GUEST SPEAKER: Prof. Susan Pennybacher
CHAIR: Dr. Ankur Datta, Department of Sociology, South Asian University, India
DISCUSSANT: Dr. Diya Mehra, Department of Sociology, South Asian University, India
This seminar explored Transnational approaches to the history of Britain crossing artificial boundaries between the old imperial and diplomatic narratives, and more recent social and cultural studies of the colonial and post-colonial orders. In pursuing history in a global context, this approach disrupts and transforms the study of “domestic” British history.Prof. Pennybacker’s presentation was an attempt to explore several 20th century case studies to illustrate this innovative approach. These included: the Scottsboro rape case in the American South and the international campaign to free its defendants; the Meerut conspiracy trial in India and its reverberations in Britain; and the lives of South African anti-apartheid exiles in London in the era of the Cold War. New kinds of interrogations of established collections, and the juxtaposition of materials from an array of British, European, Russian and South African archives, provoked us to rethink what we understand as “British history.”
Her book ‘From Scottsboro to Munich ‘ was the talk of the day and it shed new light on the racial debates of the 1930s, the lives and achievements of committed activists and their supporters, and the political challenges that arose in the postwar years. Presenting a portrait of engaged, activist lives in the 1930s, she beautifully captured a global network of individuals and organizations that posed challenges to the racism and colonialism of the era. Prof. Pennybacker positions race at the center of the British, imperial, and transatlantic political culture of the 1930s, from Jim Crow, to imperial London, to the events leading to the Munich Crisis–offering a provocative new understanding of the conflicts, politics, and solidarities of the years leading to World War II.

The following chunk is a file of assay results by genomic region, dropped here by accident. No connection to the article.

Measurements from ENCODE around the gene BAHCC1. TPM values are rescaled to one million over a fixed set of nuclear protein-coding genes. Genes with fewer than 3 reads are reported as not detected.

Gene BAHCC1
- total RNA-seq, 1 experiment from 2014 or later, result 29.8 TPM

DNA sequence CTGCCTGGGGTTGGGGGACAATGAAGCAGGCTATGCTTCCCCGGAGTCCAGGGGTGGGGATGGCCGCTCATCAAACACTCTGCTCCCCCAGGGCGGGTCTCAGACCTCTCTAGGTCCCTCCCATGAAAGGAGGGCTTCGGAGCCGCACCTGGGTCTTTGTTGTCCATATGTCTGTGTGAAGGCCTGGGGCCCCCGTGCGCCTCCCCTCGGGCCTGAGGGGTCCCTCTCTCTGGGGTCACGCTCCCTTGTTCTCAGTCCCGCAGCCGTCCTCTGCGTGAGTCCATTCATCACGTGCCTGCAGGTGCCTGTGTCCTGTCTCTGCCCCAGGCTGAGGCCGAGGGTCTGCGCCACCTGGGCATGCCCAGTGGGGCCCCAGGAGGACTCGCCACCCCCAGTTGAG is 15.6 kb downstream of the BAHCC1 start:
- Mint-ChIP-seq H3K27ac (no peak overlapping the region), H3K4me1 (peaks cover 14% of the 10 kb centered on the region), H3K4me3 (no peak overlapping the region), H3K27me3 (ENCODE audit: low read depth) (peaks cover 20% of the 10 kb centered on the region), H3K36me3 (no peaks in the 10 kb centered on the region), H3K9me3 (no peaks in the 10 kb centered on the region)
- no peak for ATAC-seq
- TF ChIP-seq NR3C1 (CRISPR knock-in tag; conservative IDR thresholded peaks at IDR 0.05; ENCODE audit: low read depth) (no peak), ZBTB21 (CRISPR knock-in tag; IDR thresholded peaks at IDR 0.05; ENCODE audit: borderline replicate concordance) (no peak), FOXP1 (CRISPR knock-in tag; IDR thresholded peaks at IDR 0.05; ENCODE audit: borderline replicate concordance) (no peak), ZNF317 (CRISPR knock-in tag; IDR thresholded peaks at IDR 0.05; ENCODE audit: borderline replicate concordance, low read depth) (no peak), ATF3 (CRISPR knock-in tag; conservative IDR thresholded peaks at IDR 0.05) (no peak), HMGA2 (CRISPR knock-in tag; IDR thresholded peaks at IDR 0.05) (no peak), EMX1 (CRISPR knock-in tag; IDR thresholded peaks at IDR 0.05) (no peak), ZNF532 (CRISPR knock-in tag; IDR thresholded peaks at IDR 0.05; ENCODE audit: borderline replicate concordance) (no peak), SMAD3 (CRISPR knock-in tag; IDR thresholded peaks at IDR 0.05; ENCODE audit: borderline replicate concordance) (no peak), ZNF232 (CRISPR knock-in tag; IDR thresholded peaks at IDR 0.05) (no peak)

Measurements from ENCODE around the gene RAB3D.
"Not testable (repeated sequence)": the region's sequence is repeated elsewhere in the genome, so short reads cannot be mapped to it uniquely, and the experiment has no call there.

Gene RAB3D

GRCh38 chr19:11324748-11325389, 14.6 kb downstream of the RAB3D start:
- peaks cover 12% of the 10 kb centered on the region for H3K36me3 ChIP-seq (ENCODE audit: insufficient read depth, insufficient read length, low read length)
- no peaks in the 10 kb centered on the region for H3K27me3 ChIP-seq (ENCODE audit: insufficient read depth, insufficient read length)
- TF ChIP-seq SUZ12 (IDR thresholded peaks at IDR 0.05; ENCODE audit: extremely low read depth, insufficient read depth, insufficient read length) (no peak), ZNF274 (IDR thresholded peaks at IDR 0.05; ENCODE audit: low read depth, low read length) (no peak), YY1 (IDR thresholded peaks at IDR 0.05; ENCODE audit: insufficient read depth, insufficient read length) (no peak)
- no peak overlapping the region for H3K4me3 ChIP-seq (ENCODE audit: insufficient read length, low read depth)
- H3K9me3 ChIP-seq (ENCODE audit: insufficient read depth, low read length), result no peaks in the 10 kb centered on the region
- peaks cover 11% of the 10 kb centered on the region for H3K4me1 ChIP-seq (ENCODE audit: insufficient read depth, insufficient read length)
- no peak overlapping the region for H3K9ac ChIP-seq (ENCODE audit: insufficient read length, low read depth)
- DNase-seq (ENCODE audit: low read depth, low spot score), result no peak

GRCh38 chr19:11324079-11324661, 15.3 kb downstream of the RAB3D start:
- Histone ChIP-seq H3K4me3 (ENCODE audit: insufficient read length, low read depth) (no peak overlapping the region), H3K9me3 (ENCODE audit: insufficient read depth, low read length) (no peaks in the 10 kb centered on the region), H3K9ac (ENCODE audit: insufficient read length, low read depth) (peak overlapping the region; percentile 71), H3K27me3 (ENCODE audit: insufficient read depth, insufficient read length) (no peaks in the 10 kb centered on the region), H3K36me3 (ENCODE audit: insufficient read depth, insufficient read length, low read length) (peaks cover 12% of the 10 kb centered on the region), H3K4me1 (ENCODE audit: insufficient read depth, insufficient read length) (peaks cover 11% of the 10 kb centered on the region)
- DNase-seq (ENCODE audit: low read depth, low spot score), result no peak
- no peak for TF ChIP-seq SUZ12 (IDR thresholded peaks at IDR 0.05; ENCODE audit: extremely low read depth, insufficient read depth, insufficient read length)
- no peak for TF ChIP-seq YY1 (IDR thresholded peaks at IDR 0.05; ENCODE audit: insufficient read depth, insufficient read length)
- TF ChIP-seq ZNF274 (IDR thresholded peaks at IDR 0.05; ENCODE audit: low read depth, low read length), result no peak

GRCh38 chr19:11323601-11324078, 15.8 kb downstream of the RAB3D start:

Professor Pennybacker highlighted the British Scottsboro defense campaign, inaugurated after nine young African Americans were unjustly charged with raping two white women in Alabama in 1931. She explores the visit to Britain of Ada Wright , the mother of two of the defendants and also considers British responses to the Meerut Conspiracy Trial in India, the role that antislavery and refugee politics played in attempts to appease Hitler at Munich, and the work of key figures like Trinidadian George Padmore in opposing Jim Crow Laws and anti-Semitism. Prof. Pennybacker thus used a wide variety of archival materials drawn from Russian Comintern, Dutch, French, British, and American collections. Literary and biographical sources were complemented by rich photographic images.
Her talk made us more sensitive to the global dimensions of the diverse and often contradictory strands of racial thinking in the inter-war period and their continued influence in the post-war era. The seminar took the listeners on a circuitous and enlightening journey ‘from Scottsboro to Munich’, international events that bookended the 1930s and underscore the importance of race to the political tremors of the decade. It also suggested some ways in which we might begin to re-evaluate the period’s relationship to events on the other side of the great deluge of the early 1940s. She made it clear that despite the differences in their political affiliations, people of color collaborate together and how such networking has been airbrushed from the history.
The discussant highlighted how we are in need of that kind of history at the present juncture where in life stories are connected to political grounds and subaltern history should be made a part of the wider picture.
M.A. Sociology 2nd Semester
South Asian University